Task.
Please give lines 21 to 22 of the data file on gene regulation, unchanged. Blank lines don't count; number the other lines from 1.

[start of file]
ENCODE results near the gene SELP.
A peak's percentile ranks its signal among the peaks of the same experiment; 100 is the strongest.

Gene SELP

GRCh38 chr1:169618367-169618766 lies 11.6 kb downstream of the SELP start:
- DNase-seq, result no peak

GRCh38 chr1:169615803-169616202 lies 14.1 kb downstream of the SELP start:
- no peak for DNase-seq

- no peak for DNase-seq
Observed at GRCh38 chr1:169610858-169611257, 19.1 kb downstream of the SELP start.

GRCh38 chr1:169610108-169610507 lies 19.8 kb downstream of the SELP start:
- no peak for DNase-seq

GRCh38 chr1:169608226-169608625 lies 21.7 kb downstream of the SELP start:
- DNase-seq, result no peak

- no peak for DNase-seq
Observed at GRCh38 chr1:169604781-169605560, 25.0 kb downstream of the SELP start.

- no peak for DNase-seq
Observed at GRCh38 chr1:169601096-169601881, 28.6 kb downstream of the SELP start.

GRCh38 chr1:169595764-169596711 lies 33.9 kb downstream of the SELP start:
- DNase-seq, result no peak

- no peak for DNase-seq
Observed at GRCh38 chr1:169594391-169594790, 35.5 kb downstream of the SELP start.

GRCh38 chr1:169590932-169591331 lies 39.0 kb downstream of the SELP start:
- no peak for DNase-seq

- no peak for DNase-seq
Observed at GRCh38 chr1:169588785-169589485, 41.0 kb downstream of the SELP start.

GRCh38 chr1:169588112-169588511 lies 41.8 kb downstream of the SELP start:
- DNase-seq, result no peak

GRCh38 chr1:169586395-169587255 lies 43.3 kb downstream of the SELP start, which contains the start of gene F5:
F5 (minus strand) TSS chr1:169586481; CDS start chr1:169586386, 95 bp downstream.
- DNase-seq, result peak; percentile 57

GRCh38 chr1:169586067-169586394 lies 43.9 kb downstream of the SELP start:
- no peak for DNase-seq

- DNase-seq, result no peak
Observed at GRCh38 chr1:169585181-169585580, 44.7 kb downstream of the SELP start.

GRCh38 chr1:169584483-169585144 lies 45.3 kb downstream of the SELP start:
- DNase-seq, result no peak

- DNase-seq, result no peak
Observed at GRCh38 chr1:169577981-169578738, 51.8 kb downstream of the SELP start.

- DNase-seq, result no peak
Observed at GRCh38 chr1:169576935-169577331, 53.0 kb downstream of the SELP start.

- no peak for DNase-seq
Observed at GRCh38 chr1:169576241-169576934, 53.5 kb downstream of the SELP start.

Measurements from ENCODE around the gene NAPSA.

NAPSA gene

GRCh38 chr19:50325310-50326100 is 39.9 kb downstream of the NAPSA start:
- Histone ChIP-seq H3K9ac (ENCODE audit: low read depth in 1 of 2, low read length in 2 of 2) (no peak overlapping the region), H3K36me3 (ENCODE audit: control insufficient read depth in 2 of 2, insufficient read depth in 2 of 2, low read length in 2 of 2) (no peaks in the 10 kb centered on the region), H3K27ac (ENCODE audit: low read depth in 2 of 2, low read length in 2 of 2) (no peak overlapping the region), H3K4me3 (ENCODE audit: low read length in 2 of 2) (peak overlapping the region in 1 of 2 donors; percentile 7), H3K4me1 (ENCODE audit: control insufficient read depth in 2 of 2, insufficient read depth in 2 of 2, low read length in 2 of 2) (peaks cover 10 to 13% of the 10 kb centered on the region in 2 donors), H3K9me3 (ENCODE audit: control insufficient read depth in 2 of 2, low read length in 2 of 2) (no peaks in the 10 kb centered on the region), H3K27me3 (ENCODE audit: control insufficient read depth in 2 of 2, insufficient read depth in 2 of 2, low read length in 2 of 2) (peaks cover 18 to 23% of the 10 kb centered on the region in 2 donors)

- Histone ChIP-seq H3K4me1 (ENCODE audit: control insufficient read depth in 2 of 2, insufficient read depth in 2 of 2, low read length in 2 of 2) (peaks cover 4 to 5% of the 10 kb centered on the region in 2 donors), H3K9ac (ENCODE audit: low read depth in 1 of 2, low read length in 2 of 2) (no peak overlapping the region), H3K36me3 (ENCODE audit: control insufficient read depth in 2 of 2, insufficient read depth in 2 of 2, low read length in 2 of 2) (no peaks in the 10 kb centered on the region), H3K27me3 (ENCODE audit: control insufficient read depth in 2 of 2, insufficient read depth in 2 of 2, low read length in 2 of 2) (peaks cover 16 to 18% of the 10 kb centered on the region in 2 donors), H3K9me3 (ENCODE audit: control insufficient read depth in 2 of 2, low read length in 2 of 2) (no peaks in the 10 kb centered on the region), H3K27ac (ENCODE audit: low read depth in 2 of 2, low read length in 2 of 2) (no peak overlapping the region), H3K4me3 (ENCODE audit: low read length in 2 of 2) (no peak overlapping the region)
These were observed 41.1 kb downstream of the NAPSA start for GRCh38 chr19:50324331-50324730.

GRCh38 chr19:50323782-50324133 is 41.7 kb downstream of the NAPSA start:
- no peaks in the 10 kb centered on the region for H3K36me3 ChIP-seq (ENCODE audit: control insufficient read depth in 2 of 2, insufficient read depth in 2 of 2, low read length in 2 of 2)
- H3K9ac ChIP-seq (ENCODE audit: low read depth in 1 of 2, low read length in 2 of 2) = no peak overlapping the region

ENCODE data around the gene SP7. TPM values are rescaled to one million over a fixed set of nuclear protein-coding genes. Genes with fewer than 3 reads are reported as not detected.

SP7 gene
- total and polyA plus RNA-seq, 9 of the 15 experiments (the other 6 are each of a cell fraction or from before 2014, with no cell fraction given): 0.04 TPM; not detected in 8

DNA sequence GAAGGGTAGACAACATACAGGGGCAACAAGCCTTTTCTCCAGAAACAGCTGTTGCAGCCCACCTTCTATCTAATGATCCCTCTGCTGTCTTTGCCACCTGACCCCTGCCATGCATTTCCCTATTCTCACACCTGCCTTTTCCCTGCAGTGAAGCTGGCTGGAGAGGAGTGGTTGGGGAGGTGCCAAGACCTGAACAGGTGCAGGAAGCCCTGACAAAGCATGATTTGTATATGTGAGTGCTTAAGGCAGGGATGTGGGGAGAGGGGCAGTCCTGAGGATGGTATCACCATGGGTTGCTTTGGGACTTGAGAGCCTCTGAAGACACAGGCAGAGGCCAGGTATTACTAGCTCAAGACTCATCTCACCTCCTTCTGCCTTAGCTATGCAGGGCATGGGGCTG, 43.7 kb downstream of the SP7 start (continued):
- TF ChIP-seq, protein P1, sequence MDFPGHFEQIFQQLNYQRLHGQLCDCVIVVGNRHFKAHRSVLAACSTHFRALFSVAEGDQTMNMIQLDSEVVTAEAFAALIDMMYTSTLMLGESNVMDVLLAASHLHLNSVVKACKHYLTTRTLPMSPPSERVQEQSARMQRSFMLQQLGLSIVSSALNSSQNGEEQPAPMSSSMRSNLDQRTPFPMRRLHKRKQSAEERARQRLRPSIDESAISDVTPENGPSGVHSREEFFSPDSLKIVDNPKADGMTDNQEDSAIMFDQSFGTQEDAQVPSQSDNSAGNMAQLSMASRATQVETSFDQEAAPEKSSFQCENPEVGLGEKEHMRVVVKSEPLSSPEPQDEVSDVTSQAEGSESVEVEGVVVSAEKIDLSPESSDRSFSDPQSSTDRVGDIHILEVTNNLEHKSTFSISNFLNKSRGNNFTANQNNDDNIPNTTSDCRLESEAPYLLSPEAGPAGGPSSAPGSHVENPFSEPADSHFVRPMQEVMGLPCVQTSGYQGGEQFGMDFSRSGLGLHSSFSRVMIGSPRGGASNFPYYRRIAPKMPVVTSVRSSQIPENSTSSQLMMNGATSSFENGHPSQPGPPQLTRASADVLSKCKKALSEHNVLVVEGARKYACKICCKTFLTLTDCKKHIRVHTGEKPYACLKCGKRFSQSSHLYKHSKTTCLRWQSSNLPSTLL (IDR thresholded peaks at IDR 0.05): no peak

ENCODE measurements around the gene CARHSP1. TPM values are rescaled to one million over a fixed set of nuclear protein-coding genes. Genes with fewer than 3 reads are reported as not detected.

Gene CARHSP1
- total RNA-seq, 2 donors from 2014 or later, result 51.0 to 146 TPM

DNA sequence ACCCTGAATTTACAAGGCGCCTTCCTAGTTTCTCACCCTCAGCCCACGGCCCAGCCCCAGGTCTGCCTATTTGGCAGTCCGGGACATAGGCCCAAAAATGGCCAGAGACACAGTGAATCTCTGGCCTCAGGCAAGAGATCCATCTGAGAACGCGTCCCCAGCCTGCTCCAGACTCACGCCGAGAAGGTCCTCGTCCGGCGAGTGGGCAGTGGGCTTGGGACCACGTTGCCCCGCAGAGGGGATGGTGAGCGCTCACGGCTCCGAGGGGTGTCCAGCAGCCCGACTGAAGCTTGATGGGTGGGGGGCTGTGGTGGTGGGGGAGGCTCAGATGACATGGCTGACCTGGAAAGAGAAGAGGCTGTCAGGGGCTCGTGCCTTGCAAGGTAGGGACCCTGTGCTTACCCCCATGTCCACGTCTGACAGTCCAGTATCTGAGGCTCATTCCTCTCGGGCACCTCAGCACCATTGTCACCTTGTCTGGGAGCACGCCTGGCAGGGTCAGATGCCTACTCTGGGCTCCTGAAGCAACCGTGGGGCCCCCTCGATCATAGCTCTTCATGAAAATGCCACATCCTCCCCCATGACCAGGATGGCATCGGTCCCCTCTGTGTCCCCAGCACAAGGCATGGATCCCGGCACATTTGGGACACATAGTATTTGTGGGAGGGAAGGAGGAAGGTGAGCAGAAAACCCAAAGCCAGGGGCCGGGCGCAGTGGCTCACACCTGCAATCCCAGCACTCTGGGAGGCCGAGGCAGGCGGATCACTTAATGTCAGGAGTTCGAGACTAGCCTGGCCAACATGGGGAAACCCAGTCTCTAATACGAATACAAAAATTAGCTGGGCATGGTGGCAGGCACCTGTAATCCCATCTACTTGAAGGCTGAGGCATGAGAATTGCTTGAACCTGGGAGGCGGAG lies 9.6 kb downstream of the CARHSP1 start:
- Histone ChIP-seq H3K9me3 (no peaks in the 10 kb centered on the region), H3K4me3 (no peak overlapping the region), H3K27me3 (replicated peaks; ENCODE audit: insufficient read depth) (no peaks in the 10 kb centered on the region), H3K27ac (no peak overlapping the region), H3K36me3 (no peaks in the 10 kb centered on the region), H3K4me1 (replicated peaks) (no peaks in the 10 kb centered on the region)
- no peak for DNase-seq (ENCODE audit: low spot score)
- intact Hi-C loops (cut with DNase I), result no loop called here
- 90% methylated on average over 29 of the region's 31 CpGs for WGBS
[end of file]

Observed at GRCh38 chr1:169594391-169594790, 35.5 kb downstream of the SELP start.

GRCh38 chr1:169590932-169591331 lies 39.0 kb downstream of the SELP start: